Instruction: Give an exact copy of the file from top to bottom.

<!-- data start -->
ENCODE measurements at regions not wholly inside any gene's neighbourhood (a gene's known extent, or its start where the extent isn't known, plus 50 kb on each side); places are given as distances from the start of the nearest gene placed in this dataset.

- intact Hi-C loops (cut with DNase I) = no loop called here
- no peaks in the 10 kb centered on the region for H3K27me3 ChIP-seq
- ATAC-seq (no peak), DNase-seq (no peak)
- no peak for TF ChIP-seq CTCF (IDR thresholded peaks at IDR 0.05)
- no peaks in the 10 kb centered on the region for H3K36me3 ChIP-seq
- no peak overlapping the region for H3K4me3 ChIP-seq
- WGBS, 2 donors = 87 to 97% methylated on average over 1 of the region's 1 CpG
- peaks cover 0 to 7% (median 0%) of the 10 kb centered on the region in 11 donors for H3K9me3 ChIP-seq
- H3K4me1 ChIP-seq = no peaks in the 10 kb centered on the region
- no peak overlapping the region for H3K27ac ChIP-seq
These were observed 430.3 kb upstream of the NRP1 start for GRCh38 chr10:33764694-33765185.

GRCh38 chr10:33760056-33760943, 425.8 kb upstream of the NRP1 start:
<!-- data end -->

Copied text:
ENCODE measurements at regions not wholly inside any gene's neighbourhood (a gene's known extent, or its start where the extent isn't known, plus 50 kb on each side); places are given as distances from the start of the nearest gene placed in this dataset.

- intact Hi-C loops (cut with DNase I) = no loop called here
- no peaks in the 10 kb centered on the region for H3K27me3 ChIP-seq
- ATAC-seq (no peak), DNase-seq (no peak)
- no peak for TF ChIP-seq CTCF (IDR thresholded peaks at IDR 0.05)
- no peaks in the 10 kb centered on the region for H3K36me3 ChIP-seq
- no peak overlapping the region for H3K4me3 ChIP-seq
- WGBS, 2 donors = 87 to 97% methylated on average over 1 of the region's 1 CpG
- peaks cover 0 to 7% (median 0%) of the 10 kb centered on the region in 11 donors for H3K9me3 ChIP-seq
- H3K4me1 ChIP-seq = no peaks in the 10 kb centered on the region
- no peak overlapping the region for H3K27ac ChIP-seq
These were observed 430.3 kb upstream of the NRP1 start for GRCh38 chr10:33764694-33765185.

GRCh38 chr10:33760056-33760943, 425.8 kb upstream of the NRP1 start: